An Open Letter to the Fog

As I look out my dining room window early this Wednesday afternoon in mid-August, I see a familiar, yet no less unfortunate sight: gently rustling leaves set against a menacingly grey sky. On a mere three occasions this summer (perhaps four), I have awoken to sunlight. And I wake up at 8:30, so I'm giving you a fair chance to scram. But no -- like today, almost every day since early June, you have lingered until 11am, noon, sometimes 1pm or beyond. You've made it damn cold around here, too. I know it's trite to complain about the weather, especially something so mild and trivial as fog, but you bother me to no end.

One of the big reasons I have enjoying living in the urban oasis of Oakland is the weather. Often, when I pine for life in a more remote and natural locale -- the beach, the mountains, the desert, even Portland -- I remind myself that I wouldn't be able to handle the weather. I have been raised on, and come to demand, relatively mild winters and summers. But more than that, I can't handle grey skies. Someday, my wife and I would love to move to a coastal town. That someday is far away, yet I already fear the fog. I already fear you.

Every winter since high school, I have suffered from some degree of Seasonal Affective Disorder. I'd thrive during hot summers in Danville, then wither as the rains came. In college, I earned my poorest grades during the winter quarter -- even the distractions of spring couldn't compete. Later, I'd grow irritated and introverted during December and January. The short days, cold weather, and grey skies never did me well.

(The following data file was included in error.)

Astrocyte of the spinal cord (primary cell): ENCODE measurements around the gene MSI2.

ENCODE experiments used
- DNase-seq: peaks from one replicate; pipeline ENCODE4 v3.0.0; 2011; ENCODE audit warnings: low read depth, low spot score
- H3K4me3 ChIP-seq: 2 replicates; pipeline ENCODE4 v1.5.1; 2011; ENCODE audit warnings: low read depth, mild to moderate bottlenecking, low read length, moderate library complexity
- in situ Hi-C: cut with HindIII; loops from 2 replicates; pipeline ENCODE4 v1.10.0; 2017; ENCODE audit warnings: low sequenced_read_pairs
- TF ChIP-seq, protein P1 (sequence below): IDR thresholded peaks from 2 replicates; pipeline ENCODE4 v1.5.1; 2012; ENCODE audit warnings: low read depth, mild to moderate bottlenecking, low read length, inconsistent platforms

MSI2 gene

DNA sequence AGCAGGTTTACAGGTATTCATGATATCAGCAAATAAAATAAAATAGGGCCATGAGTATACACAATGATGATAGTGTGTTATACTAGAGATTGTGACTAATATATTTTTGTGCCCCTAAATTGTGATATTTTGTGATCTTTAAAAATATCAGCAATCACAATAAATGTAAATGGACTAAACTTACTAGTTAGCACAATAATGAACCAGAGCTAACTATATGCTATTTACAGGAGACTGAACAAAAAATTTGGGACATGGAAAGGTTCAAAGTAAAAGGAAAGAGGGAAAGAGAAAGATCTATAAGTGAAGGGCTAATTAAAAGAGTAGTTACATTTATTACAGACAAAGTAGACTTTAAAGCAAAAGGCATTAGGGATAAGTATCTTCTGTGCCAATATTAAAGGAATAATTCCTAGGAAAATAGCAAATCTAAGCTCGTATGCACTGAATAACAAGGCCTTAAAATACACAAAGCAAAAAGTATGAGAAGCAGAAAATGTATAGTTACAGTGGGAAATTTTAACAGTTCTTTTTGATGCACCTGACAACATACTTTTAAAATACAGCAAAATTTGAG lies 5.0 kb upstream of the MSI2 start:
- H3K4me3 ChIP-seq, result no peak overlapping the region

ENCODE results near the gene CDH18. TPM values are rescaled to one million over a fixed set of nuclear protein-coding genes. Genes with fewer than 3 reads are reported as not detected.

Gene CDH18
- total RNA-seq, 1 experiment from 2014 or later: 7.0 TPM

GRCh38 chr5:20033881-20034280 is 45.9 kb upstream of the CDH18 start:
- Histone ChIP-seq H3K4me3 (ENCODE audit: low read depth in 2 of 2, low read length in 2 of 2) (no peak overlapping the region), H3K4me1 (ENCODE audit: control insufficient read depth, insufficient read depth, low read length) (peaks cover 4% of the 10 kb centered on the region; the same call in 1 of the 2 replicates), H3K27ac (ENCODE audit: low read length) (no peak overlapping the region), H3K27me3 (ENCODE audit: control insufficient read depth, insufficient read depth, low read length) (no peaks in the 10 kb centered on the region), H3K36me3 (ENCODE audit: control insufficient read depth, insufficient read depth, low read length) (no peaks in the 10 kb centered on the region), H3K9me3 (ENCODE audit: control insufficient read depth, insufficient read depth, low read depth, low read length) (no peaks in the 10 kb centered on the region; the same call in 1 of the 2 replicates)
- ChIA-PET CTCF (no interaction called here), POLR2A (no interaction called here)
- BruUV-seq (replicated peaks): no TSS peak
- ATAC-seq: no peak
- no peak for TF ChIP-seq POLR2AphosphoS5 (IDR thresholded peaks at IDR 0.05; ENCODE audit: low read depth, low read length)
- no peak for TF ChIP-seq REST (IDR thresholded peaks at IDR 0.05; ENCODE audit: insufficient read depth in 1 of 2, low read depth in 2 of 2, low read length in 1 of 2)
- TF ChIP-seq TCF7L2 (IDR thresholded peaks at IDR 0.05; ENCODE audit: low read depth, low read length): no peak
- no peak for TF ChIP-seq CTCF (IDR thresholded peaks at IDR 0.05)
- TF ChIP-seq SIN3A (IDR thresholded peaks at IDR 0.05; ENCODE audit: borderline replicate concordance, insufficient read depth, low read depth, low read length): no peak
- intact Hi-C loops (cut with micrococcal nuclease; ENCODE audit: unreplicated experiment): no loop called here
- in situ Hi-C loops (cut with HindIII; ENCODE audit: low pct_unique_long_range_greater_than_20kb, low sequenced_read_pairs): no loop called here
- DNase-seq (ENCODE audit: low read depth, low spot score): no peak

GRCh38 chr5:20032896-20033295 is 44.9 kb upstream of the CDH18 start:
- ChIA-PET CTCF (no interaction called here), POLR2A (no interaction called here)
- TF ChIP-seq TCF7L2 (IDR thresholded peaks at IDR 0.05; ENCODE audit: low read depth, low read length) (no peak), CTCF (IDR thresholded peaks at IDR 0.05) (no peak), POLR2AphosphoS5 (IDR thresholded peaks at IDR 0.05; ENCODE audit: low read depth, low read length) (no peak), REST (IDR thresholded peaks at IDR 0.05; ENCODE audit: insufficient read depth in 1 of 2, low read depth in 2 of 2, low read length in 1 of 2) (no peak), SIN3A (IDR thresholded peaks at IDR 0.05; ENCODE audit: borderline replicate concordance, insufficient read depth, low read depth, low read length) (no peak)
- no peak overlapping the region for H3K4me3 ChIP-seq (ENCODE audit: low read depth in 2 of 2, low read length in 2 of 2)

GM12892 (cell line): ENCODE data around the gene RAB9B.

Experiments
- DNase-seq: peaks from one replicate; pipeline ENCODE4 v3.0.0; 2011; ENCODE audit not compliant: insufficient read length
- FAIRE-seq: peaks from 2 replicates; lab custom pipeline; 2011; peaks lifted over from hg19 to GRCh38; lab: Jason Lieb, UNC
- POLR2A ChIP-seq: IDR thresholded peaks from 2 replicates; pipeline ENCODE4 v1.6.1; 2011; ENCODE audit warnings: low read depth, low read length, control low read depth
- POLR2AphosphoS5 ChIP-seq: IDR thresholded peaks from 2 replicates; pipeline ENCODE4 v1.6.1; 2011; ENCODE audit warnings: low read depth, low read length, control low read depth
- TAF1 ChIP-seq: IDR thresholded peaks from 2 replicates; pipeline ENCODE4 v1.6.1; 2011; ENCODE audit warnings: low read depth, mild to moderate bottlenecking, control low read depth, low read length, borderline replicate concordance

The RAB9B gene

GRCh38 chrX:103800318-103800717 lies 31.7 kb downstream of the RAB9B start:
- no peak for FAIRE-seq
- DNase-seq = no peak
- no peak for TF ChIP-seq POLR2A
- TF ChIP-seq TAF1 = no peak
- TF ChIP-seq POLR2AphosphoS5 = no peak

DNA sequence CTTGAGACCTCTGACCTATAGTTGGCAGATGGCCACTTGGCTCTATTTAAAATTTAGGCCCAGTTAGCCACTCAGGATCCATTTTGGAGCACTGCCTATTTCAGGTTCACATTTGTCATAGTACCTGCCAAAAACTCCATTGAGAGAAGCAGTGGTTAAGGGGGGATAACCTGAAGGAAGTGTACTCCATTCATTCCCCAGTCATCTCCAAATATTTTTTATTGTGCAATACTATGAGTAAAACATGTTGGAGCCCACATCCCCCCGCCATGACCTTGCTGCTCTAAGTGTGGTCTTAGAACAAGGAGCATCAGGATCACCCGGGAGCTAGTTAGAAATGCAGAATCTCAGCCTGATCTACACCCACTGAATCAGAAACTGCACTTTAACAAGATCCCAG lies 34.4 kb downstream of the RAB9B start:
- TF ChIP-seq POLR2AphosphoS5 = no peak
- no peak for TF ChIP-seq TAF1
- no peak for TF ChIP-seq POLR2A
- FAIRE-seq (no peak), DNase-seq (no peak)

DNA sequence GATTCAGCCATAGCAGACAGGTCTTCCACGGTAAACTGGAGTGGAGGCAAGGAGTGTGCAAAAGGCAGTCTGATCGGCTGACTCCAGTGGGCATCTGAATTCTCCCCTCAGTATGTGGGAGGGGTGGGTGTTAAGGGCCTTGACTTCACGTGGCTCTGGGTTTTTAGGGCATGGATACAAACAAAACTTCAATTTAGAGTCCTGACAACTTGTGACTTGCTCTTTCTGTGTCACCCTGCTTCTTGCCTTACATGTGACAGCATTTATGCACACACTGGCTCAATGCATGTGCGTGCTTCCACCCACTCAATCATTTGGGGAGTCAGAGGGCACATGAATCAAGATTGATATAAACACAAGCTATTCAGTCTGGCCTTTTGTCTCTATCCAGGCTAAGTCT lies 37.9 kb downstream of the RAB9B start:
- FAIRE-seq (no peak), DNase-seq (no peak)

I typically steer clear of San Francisco, where one summer was the coldest winter Mark Twain ever spent. I just don't like fog. A day-long dose can penetrate the depths of my psyche -- an inane and inconvenient and admittedly embarrassing fact -- leaving me cold and tired and unmotivated. For whatever reason, I can't brush it off like most people. And neither it nor cloudy, rainy winter skies leave me feeling comforted, as some Northwest dwellers attest.

So when a persistent, unceasing, unforgiving fog like you infiltrates my summer, my time to be outside, to work, to explore, to run, to hike, to bike, it's not okay. To many people, weather talk is small talk. For me, it's big talk. My daily moods are tied to the weather, and whether this sensitivity is a weakness or a strength, it's my reality. When I kvetch about you to the people around me, I'm not just blowing hot air.

So, fog, I beg of you: Go away. Go to the places you are expected - Santa Cruz, Portland, the Sunset district. Get out of Oakland, and don't come back until next summer, when you'll be welcome in small doses. It's not you, it's me. Let's not make this hard. And no, we can't still be friends.